This project begginning in 2021, will deliver a citizen science program that monitors the health of restored patches of native woodlands and grasslands in nature reserves in Southern ACT.
Volunteers from local Landcare groups will take aerial images using a drone with centimeter-accurate GPS resolution in two valuable ecosystems. These areas will be mapped and monitored for floral density and condition of box-gum trees, native grassland, ground cover, erosion, and weeds. On-site training in the use of equipment will take place during data collection on-site.
Project activities will provide valuable baseline ecological information whilst informing on the impacts of restoration works and engaging and educating volunteers in citizen science activities.
Project activities will be:
- On- site aerial imaging of over 30 hectares of restored woodland and grassland ecosystems on Urambi Hills and Mt Taylor. This includes the collection visual data on native floral density and condition of box-gum trees, grassland and understory density, percent of ground cover, erosion hotspots and invasive plant distribution and density. Selected sites are areas where recent revegetation, weed and/or erosion control has been undertaken.
- Facilitation of community monitoring activities.
- Training for citizen scientists whilst aerial monitoring is being undertaken. This will include how to use equipment to collect accurate and useful data for ecological monitoring of health and threats to woodlands and grasslands.
- Liaison with ACT Government and other non-government agencies to ensure broad use of collected data.
- Project administration and coordination of the citizen science program.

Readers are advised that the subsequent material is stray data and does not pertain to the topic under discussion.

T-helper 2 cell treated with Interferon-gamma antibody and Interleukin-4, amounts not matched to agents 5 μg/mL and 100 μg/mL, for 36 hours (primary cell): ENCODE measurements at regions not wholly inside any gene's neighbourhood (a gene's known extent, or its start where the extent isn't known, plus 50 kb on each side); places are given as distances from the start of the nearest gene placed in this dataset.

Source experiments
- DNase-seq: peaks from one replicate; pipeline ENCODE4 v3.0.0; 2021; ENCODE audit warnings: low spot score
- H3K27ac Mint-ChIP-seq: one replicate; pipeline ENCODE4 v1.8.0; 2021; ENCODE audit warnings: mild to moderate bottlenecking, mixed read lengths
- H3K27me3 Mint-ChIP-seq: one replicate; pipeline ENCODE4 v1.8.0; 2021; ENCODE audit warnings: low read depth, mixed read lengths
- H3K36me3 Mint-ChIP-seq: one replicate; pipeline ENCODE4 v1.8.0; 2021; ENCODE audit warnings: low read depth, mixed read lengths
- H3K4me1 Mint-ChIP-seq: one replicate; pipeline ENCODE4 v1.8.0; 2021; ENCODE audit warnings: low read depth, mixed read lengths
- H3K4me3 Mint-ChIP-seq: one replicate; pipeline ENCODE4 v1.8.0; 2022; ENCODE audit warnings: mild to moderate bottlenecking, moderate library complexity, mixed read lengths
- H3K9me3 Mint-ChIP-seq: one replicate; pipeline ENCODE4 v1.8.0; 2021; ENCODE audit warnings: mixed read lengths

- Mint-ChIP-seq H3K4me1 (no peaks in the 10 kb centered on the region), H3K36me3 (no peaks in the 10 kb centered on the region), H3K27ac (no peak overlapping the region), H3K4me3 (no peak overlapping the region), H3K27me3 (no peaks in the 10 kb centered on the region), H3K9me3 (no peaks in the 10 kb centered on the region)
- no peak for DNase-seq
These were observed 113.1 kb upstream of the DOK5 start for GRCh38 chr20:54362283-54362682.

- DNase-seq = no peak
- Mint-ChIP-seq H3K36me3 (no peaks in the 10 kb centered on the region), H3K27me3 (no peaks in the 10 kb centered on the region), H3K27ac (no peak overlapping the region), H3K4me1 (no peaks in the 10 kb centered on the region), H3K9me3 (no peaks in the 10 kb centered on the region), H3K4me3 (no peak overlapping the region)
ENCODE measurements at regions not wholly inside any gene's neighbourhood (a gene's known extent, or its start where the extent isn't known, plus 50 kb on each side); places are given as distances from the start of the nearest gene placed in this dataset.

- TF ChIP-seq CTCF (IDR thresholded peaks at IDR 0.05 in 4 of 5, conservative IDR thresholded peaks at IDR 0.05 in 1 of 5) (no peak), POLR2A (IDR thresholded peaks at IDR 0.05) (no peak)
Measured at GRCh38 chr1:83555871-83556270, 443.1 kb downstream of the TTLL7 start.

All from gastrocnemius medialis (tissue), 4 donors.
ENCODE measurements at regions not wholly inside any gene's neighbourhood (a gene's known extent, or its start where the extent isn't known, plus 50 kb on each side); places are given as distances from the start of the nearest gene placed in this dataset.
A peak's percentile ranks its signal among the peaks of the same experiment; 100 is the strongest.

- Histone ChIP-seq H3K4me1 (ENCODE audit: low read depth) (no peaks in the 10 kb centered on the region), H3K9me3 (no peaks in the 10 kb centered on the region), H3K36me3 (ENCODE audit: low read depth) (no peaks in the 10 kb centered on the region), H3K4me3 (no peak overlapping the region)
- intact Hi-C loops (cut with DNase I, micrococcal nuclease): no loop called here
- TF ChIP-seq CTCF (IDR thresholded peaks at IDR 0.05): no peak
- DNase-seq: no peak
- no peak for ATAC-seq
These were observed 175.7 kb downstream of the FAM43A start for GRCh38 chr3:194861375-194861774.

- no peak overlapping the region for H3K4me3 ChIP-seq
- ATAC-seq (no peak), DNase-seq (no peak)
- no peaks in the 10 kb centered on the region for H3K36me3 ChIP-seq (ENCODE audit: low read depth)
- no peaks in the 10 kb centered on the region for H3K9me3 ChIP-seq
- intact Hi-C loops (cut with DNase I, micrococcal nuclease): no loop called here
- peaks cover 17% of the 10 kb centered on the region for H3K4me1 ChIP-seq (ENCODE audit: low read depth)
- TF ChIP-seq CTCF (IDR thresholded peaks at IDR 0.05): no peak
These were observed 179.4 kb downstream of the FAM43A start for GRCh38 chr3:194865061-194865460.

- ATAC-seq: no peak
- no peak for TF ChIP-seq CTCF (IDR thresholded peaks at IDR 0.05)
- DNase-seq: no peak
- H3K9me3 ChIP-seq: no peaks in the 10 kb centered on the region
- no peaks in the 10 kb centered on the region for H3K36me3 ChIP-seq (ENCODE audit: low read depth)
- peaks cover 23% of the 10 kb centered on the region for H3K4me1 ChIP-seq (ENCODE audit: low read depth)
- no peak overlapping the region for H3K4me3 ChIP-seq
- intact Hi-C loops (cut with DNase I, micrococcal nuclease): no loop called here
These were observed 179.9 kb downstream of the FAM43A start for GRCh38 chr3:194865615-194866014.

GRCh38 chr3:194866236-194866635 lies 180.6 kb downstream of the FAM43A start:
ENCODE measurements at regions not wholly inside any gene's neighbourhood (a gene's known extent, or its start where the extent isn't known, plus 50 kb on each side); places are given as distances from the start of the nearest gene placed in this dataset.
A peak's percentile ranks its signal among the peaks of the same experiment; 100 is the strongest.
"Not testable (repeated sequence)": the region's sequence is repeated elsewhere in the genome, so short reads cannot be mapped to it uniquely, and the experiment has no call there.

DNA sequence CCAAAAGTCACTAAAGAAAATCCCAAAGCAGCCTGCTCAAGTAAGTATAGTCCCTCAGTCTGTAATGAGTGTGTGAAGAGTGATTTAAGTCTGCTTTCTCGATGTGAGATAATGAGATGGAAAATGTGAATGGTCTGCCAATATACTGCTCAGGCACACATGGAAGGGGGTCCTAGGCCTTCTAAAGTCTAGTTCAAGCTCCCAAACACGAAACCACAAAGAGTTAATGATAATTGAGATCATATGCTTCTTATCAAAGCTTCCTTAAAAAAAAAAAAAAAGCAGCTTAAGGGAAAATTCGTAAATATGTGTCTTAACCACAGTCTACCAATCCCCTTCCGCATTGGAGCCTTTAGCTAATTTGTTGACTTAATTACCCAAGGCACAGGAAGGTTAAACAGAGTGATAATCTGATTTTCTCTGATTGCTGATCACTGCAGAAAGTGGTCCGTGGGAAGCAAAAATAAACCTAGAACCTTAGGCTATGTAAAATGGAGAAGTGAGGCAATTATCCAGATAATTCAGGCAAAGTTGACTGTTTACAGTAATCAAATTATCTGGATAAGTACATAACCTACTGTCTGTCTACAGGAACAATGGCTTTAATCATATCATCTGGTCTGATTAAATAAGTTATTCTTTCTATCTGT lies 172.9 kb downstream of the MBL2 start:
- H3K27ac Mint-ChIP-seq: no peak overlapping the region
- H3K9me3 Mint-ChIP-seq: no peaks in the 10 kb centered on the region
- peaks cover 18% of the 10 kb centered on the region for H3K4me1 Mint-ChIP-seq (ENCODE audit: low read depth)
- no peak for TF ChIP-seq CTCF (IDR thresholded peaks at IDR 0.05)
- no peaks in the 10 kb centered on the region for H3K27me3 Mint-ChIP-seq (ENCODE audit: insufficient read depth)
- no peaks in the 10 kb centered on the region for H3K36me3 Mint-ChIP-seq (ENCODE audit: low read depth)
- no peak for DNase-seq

Aerial monitoring by local volunteer citizen scientists will:
- Provide vital spatial imagery and information on the condition of, and threats to, two valuable woodland and grassland ecosystems.
- Increase citizen science activity and skills of community groups in monitoring and use of UAV (drone) for data gathering.
- Educate the community on the state of local ecosystems to encourage their protection.
- Inform volunteers on the effectiveness of their work and assist targeting of volunteer restoration works and prioritisation of activities.
- Provide baseline data, particularly during drought conditions, to enable ecological monitoring over time.
- Provide a monitoring method that can be replicated in other local reserves with volunteer interest.
Dr Adam Carroll, from ANU, will train volunteers during their first use of the drone, he will also assist with developing operating procedures, data analysis and the platform to house collected data.
The project is currently at the stage of purchasing the drone and the computer which will have the processing capabilities to handle the images captured. Once the drone and computer have been purchased it would be great to meet again to determine our next steps and answer any questions from the volunteers now on board. We are also collating all licensing and permission information to ensure we are operating safely and correctly.